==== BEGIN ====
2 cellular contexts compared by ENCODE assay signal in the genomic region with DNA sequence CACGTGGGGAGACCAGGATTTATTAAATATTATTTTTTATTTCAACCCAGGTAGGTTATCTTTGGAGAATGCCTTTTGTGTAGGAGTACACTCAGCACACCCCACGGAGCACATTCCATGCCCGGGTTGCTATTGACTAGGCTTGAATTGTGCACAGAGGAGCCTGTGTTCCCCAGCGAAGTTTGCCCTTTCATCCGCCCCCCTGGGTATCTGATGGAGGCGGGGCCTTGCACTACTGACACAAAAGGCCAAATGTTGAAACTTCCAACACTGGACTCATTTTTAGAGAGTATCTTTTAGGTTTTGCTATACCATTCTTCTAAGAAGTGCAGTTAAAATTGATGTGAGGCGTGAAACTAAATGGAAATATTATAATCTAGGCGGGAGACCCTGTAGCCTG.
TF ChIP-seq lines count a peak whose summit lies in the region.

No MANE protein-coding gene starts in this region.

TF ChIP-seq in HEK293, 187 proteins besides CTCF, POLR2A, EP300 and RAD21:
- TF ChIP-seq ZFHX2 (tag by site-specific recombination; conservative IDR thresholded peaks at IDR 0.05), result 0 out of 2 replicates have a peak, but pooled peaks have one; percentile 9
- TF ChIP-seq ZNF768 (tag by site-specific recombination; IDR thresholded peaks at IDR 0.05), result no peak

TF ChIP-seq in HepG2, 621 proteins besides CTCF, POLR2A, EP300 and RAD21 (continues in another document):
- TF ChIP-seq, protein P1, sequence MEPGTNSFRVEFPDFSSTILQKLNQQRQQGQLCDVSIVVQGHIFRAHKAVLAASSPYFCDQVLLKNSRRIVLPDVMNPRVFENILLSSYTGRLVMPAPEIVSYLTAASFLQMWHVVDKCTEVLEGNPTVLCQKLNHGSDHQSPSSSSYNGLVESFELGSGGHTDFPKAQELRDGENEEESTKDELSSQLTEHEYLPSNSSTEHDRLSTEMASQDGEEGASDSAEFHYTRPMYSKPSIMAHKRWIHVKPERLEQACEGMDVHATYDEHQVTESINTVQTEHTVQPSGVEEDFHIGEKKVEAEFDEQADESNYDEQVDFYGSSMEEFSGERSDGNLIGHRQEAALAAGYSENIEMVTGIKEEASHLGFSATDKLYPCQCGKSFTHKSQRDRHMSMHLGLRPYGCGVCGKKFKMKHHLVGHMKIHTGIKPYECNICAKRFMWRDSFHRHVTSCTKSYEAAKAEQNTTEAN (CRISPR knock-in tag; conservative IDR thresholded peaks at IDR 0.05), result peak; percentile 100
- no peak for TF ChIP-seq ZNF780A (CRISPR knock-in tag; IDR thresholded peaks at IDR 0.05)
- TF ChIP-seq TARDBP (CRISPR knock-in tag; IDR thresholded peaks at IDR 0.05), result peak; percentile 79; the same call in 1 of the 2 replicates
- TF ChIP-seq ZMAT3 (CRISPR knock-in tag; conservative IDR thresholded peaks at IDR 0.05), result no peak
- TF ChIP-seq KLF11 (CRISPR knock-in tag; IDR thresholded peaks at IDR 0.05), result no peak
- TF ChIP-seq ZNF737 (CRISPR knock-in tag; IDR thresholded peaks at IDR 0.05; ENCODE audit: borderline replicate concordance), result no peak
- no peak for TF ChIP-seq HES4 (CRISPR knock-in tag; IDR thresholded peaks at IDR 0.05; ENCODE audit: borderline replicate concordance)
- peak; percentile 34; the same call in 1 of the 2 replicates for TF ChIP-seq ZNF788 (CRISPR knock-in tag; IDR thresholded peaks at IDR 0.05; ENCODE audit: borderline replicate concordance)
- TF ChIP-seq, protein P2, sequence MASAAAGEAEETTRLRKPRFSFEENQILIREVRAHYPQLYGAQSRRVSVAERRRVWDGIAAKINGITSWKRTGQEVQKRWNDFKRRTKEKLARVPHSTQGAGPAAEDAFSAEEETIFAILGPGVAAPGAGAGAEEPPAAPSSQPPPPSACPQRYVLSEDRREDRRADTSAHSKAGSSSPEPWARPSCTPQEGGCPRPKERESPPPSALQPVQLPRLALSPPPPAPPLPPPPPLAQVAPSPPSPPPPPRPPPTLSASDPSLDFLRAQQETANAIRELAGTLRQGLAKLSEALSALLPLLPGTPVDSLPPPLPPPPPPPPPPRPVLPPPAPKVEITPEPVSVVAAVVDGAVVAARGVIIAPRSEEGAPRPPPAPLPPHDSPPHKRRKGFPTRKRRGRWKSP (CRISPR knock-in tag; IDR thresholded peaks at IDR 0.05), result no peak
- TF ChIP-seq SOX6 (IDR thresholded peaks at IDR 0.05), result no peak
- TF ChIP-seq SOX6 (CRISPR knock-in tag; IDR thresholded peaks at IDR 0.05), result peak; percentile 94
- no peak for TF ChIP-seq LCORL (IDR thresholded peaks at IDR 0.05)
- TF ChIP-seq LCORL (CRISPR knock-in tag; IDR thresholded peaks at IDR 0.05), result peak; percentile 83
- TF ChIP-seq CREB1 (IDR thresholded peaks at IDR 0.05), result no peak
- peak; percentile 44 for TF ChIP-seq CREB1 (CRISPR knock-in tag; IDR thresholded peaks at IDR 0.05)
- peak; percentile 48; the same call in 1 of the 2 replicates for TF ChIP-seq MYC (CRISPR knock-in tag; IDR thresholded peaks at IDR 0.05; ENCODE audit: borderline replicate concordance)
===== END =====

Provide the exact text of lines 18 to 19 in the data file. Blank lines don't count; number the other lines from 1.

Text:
- TF ChIP-seq SOX6 (CRISPR knock-in tag; IDR thresholded peaks at IDR 0.05), result peak; percentile 94
- no peak for TF ChIP-seq LCORL (IDR thresholded peaks at IDR 0.05)